The Boston Red Sox?s outfield opened eyes down the stretch.
There certainly were low points for the unit in 2015, when the Red Sox finished with a 78-84 record, but no aspect of Boston?s roster compares to the outfield in terms of potential and intrigue. The Red Sox have a dynamic trio in place, which bodes well for the future of the organization.
Does this mean everything?s etched in stone? Of course not.
Decisions need to be made with regard to the outfield, and those decisions are complicated by some uncertainties that still surround the athletic bunch. Let?s assess the situation going into the offseason.
2015 at a glance
The Hanley Ramirez experiment lasted longer than it should have. So, too, did the Shane Victorino era.
The Red Sox?s outfield didn?t make significant strides until those situations were resolved — Victorino was traded to the Los Angeles Angels on July 27 and Ramirez last played Aug. 26 — but Mookie Betts, Jackie Bradley Jr. and Rusney Castillo made up for Boston?s missteps with a good September together.
The Red Sox?s hope was that Ramirez (an infielder by trade) would adjust to left field without any issues. After all, playing left field at Fenway Park isn?t too difficult despite the Green Monster?s menacing presence. Manny Ramirez mastered the Wall and even Jonny Gomes (a subpar defender) stayed afloat.
But Ramirez was the biggest defensive liability in Major League Baseball before the Red Sox finally pulled the plug on his outfield career. And it cost Boston. Ramirez now is a man without a clear role, unless the Red Sox feel comfortable handing him the keys to first base, which they shouldn?t.
Betts, Bradley and Castillo frequently were lumped together down the stretch — heck, I?ve already done it here — and the reason is simple: Each outfielder had his moments — they flooded defensive highlight reels — but the group?s impact collectively was undeniable and worth salivating over.
?I feel like every ball that?s hit out there you?re going to be out, and I know the pitchers are feeling the same way. It?s just uplifting,? Red Sox bench coach Torey Lovullo, who served as Boston?s interim manager down the stretch, said on the final weekend of the season in Cleveland. ?You look for those uplifting moments in baseball when you can have a team full of guys who are picking one another up, and it also sends a pretty good message to the opposing dugout.?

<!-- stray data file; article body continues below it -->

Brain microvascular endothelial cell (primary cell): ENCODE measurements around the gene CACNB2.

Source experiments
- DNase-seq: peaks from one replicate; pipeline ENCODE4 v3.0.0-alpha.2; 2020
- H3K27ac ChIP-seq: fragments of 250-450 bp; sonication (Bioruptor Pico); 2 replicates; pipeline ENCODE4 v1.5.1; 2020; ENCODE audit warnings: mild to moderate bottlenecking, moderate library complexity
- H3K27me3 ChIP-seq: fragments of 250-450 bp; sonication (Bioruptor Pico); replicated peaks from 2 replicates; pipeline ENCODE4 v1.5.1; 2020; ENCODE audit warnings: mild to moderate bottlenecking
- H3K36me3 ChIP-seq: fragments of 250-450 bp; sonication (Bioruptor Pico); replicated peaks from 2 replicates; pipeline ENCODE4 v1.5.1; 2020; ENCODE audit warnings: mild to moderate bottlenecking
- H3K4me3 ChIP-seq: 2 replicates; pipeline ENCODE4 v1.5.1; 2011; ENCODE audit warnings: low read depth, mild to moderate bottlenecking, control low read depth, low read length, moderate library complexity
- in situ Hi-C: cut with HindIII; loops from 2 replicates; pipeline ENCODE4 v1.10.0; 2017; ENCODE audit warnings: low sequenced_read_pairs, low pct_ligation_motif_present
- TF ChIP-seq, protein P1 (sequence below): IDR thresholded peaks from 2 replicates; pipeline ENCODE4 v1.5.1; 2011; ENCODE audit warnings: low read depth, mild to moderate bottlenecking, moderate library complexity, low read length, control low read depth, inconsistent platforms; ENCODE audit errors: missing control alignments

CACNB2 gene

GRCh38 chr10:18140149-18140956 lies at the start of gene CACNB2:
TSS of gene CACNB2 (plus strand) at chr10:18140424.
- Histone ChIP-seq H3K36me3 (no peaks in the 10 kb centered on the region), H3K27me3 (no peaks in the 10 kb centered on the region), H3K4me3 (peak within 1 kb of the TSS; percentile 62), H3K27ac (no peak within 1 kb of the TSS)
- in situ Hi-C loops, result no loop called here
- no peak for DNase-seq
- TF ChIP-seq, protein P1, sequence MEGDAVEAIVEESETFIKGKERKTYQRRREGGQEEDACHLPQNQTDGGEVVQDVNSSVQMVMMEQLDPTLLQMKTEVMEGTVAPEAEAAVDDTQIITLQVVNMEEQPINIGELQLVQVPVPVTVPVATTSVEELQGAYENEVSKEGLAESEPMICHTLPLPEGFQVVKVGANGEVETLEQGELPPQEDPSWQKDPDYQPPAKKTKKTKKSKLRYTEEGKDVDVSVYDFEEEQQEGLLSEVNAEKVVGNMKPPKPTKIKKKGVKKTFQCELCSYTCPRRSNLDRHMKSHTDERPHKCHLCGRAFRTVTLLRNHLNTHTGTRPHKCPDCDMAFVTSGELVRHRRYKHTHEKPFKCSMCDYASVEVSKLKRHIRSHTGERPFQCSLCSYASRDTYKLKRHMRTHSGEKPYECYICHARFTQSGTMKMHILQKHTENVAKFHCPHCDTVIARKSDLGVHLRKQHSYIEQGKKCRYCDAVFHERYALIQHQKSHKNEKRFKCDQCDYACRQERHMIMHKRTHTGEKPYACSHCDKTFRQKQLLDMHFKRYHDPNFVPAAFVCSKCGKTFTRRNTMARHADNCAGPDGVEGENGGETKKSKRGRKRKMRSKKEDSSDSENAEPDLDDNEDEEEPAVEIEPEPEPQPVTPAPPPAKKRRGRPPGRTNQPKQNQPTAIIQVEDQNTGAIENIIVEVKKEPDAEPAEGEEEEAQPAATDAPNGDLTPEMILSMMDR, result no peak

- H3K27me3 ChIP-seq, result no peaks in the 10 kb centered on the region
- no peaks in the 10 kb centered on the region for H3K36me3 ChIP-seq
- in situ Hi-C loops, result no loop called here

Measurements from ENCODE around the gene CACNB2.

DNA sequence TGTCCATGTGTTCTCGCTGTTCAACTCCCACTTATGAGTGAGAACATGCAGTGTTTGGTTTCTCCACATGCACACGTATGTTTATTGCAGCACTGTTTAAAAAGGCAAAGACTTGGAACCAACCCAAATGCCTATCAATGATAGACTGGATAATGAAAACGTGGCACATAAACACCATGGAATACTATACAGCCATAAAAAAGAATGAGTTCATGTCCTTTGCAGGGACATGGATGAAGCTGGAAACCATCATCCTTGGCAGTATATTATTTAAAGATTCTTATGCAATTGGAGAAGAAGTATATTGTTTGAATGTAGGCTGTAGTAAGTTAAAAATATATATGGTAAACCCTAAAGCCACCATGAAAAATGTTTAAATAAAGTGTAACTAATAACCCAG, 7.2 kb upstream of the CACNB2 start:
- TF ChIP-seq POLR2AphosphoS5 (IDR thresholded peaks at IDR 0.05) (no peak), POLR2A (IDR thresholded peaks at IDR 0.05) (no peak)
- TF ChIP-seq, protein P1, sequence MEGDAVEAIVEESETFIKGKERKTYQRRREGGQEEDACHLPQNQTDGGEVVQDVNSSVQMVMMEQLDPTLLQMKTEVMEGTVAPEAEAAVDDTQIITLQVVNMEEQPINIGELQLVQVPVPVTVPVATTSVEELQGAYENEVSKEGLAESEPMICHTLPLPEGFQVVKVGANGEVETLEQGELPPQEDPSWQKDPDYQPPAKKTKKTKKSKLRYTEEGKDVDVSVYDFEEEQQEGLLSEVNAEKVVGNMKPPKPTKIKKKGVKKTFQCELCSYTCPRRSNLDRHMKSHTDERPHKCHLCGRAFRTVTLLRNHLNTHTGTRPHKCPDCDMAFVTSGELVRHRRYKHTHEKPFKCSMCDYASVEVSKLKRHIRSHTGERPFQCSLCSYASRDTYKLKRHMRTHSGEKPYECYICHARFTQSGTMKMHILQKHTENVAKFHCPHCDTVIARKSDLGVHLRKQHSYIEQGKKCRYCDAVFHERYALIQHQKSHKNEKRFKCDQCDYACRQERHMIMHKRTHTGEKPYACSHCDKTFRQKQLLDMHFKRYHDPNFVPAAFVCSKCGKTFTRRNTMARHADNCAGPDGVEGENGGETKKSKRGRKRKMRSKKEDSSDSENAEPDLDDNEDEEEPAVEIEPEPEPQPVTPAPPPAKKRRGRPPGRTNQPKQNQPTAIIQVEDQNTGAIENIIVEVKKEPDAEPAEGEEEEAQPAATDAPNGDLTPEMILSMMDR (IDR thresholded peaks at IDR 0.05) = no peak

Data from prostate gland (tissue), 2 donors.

I?d be remiss if I didn?t mention Alejandro De Aza, who performed very well in 60 games with Boston, but it was obvious from the second the Red Sox acquired him from the Baltimore Orioles that his stay would be short. The Sox traded him to the San Francisco Giants at the end of August.
Whose job(s) to lose?
Betts, Bradley and Castillo.
Betts is the most proven given his consistency and his ceiling. He?s a star in the making and should hold down Boston?s leadoff spot for the foreseeable future.
Bradley finally gave the Red Sox reason to believe he?ll hit major league pitching. He?s still prone to slumps and expecting an .832 OPS moving forward seems a bit unreasonable, but the 25-year-old is an elite defender who needs to hit just a little to survive in The Show. And he showed he can do that.
Castillo is the real mystery. He is 28 years old and the Red Sox still don?t know whether he?s capable of providing consistent production. But the Red Sox have a lot invested in the Cuban outfielder — he signed a seven-year, $72.5 million contract in August 2014 — and they might want to see things through, especially with him flashing his tools late in the season.
Manuel Margot, 21
Margot should be an attractive trade target for teams needing an up-and-coming outfielder given his age, his skill set and his proximity to the majors. He hit .276 with six home runs, 50 RBIs, 39 stolen bases and a .743 OPS in 110 games split between High-A Salem and Double-A Portland in 2015.
Margot is the Red Sox’s No. 4 prospect, according to SoxProspects.com. He might not jump to the majors in 2016, but his time is coming and his diversity of tools makes him a player to watch.
Andrew Benintendi, 21
It didn’t take long for Boston’s 2015 first-round pick to turn heads. Benintendi’s combination of power and speed makes him a very exciting prospect, even if he won’t sniff the majors in 2016.
Benintendi, who was selected seventh overall out of the University of Arkansas, hit .313 with 11 homers, 31 RBIs, 10 stolen bases and a .972 OPS in 54 games split between Lowell and Greenville. He could climb the ranks quickly with continued production like that.
Benintendi is the Red Sox’s No. 5 prospect, according to SoxProspects.com.
Betts, Bradley and Castillo will open the 2016 campaign with Boston.
New Red Sox president of baseball operations Dave Dombrowski seems to love the trio?s athleticism — he even tried to trade for JBJ while with the Detroit Tigers — and while you need to give up something to get something on the trade market, Boston has other assets that make more sense to deal based on their trade value versus their value to the organization.
The real question, then, is where exactly each outfielder will play. Castillo seems like a safe bet to start in left field. Betts and Bradley, meanwhile, flip-flopped between center field and right field over the final couple of weeks, and the Red Sox still haven’t made a decision on them.
Typically, you’d put your best defensive outfielder (Bradley, in this case) in center field and figure it out from there. Fenway Park is unique in that it has a very spacious right field, though. Betts’ experience and apparent comfort level in center field should keep him there with Bradley manning right field.
Thumbnail photo via Mark L. Baer/USA TODAY Sports Images